Versions of this commentary also appeared in the
Wilmington Star News (NC), San Francisco Examiner
(CA) and other publications around the nation.
isn't alone: Democracy's infrastructure is decrepit
By Steven Hill and Rob Richie
October 2, 2002
We may be the world's remaining superpower and
high-tech leader, but we still can't count the votes right. Florida
recently received well-deserved ridicule after yet another "gang
that couldn't shoot straight" fiasco in its primary.
Florida is far from alone. State after state has had
problems with polls not opening on time, machines breaking down,
voter registration cards getting lost, underpaid pollworkers not
carrying out their duties. In Michigan's hotly-contested
gubernatorial primaries, more than one in ten ballots were
It has been nearly two years since Florida introduced
new vocabulary words like "chad" and "butterfly ballots," yet the
federal bill that was supposed to fix it -- or at least start us in
the right direction -- is stalled, with neither the President nor
congressional leaders showing leadership to avoid hypocrisy when
lecturing other nations about democracy.
Our democracy has obvious great strengths, including
strong legal protections and a free press, but when it comes to
elections, we are surprisingly backward. Many other nations make a
far higher relative investment in their elections and adopt more
advanced voting methods.
Brazil, for example, has a national computer-based
system with safeguards in place that essentially eliminate voter
error. Most European nations have modern voter registration systems
that lead to near-universal registration among adults, while nearly
a third of American adults are unregistered.
In the United Kingdom, London elects its mayor using
high-speed optical scan voting machines that allow voters to rank
both their first and runoff choices. The ballots then can be counted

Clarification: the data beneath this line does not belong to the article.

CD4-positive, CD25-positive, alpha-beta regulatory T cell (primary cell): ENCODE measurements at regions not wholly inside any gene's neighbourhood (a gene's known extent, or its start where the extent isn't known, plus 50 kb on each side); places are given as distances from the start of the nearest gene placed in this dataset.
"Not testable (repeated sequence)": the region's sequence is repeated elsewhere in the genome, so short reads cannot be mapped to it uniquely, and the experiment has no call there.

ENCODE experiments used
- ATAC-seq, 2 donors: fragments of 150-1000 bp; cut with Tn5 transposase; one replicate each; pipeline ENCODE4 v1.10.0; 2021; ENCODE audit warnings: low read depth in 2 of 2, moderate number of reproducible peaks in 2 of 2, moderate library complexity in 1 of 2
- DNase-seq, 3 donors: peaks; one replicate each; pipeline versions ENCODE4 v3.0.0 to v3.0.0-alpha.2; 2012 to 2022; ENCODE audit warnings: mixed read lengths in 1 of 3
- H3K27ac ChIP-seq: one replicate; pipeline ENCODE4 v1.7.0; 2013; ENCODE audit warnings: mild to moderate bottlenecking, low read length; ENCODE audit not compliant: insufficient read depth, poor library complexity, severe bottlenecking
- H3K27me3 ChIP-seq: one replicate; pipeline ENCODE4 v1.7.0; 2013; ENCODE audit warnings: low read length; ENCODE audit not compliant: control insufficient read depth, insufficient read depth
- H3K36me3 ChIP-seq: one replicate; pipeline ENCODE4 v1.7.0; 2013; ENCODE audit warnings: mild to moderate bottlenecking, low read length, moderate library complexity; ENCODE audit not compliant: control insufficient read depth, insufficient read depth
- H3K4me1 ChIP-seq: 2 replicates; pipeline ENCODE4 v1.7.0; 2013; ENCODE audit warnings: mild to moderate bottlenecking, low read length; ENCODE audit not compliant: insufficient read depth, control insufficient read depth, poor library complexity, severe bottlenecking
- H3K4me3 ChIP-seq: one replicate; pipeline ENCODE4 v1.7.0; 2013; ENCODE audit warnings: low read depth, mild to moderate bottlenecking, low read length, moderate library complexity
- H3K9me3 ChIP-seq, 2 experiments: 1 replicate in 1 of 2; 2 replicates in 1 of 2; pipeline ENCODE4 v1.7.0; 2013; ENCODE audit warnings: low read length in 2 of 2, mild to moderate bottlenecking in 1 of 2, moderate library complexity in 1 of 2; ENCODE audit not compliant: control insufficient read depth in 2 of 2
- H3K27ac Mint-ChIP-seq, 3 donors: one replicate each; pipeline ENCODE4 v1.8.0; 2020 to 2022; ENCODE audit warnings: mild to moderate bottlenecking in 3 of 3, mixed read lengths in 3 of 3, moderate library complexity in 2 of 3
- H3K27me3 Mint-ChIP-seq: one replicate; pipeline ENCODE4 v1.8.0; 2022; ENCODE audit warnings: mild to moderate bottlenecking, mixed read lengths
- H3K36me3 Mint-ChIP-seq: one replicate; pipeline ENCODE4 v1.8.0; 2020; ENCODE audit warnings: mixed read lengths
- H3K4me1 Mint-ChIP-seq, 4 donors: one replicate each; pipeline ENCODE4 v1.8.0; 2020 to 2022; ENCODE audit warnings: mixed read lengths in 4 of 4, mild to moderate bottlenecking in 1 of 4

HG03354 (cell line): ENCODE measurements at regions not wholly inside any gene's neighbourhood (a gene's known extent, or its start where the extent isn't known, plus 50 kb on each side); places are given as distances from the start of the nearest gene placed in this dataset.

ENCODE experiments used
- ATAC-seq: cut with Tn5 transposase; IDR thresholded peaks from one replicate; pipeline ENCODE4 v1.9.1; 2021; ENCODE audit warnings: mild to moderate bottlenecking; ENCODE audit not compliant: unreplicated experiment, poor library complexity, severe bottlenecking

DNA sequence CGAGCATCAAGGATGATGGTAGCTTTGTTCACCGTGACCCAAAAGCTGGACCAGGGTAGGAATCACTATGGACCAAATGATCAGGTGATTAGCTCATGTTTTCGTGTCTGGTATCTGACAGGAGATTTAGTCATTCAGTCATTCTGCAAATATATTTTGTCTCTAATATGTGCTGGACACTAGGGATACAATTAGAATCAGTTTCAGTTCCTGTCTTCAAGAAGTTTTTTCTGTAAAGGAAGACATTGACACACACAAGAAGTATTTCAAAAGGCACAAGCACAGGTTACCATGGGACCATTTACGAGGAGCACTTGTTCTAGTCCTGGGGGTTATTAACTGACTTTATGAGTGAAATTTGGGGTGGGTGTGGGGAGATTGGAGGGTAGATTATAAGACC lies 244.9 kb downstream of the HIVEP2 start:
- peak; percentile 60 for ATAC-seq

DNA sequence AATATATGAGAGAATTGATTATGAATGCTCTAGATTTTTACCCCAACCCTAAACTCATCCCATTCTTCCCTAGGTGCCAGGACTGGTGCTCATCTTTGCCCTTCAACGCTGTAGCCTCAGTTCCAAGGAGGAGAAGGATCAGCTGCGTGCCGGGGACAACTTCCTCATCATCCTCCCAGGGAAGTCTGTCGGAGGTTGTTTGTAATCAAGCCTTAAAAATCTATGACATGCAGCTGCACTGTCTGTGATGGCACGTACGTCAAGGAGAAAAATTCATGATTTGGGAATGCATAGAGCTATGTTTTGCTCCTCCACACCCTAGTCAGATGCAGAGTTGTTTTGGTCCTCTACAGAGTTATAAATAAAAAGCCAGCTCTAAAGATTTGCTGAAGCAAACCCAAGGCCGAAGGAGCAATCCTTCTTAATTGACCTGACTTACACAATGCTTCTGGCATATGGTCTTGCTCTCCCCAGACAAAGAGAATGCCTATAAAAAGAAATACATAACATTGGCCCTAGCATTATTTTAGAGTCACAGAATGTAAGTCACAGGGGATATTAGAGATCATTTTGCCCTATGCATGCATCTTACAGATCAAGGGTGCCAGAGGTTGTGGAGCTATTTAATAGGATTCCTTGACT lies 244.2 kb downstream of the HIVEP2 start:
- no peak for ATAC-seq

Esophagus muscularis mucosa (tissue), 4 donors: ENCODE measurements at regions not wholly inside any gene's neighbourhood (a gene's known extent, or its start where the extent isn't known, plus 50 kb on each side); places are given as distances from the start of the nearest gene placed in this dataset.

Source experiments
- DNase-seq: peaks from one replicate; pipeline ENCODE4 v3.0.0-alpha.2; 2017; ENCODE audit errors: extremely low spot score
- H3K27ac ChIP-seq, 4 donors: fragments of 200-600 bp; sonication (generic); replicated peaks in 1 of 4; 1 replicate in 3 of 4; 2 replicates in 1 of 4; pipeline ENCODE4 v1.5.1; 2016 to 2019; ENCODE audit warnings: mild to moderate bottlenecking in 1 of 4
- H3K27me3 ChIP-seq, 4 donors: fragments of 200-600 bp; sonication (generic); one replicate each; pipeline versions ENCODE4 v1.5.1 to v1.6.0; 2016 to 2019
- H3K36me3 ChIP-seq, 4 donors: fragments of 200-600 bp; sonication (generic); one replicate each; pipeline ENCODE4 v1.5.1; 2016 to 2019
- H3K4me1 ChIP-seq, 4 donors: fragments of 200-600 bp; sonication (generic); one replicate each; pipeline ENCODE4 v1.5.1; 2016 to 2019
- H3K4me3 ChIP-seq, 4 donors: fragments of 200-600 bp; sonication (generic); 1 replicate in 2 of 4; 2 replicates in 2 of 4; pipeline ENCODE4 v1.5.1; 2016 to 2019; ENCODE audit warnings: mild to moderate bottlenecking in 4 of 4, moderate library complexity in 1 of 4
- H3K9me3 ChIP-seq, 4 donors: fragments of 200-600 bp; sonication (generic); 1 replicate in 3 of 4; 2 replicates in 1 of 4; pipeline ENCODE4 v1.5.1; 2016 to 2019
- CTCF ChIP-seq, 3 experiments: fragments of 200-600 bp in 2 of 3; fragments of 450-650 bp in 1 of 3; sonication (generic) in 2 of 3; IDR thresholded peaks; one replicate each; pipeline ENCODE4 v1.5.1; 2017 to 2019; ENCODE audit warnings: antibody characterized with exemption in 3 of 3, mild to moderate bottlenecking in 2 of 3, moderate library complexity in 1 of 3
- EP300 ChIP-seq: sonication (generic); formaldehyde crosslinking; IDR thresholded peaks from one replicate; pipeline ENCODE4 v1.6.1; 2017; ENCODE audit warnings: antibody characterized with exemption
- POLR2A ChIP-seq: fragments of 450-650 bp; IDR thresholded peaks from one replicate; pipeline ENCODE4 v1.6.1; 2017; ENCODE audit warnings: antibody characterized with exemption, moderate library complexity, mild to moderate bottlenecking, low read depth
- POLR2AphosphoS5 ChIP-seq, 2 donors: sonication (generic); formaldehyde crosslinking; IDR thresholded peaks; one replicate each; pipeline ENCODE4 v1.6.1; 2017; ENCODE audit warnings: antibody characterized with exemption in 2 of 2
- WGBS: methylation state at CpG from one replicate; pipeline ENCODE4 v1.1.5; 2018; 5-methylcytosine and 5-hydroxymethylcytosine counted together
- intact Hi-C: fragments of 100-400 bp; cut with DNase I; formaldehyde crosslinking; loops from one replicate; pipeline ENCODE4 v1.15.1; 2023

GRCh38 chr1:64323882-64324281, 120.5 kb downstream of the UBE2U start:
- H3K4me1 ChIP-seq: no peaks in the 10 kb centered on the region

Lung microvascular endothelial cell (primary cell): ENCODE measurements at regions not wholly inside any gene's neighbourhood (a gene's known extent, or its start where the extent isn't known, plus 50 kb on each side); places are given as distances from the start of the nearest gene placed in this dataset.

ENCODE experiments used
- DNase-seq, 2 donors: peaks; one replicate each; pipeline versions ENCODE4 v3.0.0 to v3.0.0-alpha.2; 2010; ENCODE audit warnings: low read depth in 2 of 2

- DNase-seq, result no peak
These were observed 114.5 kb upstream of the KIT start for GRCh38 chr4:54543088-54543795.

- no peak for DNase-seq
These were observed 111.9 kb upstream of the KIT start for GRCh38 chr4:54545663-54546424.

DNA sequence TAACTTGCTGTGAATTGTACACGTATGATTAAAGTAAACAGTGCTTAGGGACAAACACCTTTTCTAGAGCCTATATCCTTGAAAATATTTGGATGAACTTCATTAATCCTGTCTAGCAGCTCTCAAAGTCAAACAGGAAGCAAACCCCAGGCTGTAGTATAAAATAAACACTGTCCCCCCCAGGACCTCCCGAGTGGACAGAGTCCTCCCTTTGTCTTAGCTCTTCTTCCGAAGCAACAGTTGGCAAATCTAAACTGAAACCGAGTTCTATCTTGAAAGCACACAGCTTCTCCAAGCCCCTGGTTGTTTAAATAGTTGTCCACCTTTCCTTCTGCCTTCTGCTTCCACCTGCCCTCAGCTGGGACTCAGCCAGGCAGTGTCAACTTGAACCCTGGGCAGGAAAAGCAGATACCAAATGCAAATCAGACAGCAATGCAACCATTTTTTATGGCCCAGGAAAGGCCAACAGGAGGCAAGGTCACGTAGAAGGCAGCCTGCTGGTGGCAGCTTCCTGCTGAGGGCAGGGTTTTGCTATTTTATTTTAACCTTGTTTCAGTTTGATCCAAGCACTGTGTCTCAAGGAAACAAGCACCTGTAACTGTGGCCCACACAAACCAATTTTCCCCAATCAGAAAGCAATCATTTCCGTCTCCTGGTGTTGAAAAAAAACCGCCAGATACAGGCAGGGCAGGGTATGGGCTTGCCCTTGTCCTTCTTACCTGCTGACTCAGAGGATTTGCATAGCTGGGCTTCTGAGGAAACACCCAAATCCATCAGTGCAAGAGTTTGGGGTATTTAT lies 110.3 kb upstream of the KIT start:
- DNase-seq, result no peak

to simulate an "instant runoff" election to provide for a majority
winner in one election. In stark contrast, the great city of New
York in 2001 spent an extra $10 million and strained its ancient
pull-lever voting equipment to carry out a traditional "delayed,"
two-round mayoral runoff. These advances are not rocket science, yet
the United States lags woefully behind.
From ballot access to campaign finance to voter
registration to pollworker training, our electoral practices are a
hodgepodge of confused regulation and ambiguous standards. Unlike
that of our roads, airports or military, our democracy's
infrastructure has been grossly underfunded for years. Not
surprisingly, we are paying the price. Think of it as a massive
bridge that is creaking and groaning at its hinges, for lack of
We need to invest in the infrastructure of our
democracy. If we can't count the votes, elections become a less
meaningful exercise, both in perception and practice. And we need to
be smart about our investments. If we followed the recommendation of
last year's Gerald Ford-Jimmy Carter reform commission, for example,
we would make election day a holiday and have a far greater pool of
We also must do our best to make voting meaningful.
Our "winner-take-all" system has reached a near breaking point.
Incumbents often draw their own district lines in redistricting,
thereby guaranteeing themselves and their political allies safe
seats. Campaigns are increasingly watered down by poll-tested
blandness and sound bites. Even governance is becoming hostage to
the permanent winner-take-all campaign, where party leaders have one
eye on showing up their competition.
We need a thorough debate -- nationally and in states
through high-level commissions -- about alternative democratic
practices, including alternatives to winner-take-all elections such
as proportional voting methods for representative assemblies and
instant runoff voting for one-winner contests.
Turning a blind eye to our antiquated and creaking
democratic infrastructure, from voting machines to voting methods,
does a disservice to the American electorate and to the future of
Steven Hill is a senior policy analyst with the
Center for Voting and Democracy and author of "Fixing
Elections: The Failure of America's Winner Take All Politics."
Rob Richie is the Center's executive director. Contact the Center at
www.fairvote.org, PO Box 60037, Washington, DC